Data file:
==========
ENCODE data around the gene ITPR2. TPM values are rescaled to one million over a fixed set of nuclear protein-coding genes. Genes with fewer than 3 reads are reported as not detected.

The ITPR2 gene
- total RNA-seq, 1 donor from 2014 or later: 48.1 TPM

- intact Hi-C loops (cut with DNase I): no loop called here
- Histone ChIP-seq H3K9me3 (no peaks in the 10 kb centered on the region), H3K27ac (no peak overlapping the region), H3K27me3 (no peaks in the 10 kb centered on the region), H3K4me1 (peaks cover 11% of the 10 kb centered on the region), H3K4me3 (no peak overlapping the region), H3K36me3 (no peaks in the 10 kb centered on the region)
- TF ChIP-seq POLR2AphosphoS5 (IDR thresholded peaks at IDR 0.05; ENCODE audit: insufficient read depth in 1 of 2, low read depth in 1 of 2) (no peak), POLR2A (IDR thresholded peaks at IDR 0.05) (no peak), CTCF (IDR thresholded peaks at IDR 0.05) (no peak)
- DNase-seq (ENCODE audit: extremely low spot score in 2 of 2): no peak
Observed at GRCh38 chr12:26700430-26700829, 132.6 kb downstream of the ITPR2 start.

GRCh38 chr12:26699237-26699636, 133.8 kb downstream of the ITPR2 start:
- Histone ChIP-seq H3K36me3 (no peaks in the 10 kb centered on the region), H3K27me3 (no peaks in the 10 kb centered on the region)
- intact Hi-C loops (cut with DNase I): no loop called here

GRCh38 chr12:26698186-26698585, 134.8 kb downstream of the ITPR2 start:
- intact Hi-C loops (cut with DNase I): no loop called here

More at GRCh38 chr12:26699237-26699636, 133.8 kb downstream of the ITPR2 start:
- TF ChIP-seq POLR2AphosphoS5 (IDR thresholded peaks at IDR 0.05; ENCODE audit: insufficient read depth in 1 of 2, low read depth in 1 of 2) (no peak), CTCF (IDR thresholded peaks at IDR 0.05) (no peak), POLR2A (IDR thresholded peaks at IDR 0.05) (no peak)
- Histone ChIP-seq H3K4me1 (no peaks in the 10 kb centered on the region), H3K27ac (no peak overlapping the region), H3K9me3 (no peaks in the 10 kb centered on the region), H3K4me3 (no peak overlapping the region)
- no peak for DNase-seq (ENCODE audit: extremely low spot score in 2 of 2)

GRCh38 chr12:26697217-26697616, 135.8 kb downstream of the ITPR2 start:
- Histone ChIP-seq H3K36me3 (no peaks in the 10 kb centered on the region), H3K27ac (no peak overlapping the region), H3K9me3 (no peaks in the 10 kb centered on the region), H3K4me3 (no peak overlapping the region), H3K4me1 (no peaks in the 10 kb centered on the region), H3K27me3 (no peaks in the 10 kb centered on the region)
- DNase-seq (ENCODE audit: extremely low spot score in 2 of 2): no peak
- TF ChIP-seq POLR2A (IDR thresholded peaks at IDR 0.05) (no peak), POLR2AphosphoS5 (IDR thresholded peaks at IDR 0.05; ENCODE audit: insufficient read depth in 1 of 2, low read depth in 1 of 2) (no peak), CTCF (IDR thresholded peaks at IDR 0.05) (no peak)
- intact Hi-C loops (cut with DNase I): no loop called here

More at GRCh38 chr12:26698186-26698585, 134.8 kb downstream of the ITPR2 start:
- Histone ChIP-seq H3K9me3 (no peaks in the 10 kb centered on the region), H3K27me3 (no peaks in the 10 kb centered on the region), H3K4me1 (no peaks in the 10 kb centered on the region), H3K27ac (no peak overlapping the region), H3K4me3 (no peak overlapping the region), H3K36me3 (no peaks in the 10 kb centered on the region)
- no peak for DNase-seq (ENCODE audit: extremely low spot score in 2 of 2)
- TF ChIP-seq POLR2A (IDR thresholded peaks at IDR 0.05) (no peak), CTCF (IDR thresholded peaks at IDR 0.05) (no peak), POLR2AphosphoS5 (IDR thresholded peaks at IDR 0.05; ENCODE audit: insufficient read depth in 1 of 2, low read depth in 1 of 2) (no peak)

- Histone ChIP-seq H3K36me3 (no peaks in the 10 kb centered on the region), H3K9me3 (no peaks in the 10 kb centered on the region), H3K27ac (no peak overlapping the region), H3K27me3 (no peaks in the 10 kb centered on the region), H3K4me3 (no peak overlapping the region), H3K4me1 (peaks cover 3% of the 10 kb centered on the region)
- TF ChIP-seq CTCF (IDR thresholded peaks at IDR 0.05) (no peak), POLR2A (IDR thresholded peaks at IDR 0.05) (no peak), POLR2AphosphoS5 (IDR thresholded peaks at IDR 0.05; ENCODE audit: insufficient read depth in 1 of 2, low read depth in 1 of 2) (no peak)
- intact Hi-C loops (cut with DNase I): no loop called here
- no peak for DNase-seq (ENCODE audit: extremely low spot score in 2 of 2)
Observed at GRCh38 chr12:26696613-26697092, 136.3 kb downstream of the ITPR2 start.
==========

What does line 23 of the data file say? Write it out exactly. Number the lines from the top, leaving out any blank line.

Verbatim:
More at GRCh38 chr12:26698186-26698585, 134.8 kb downstream of the ITPR2 start: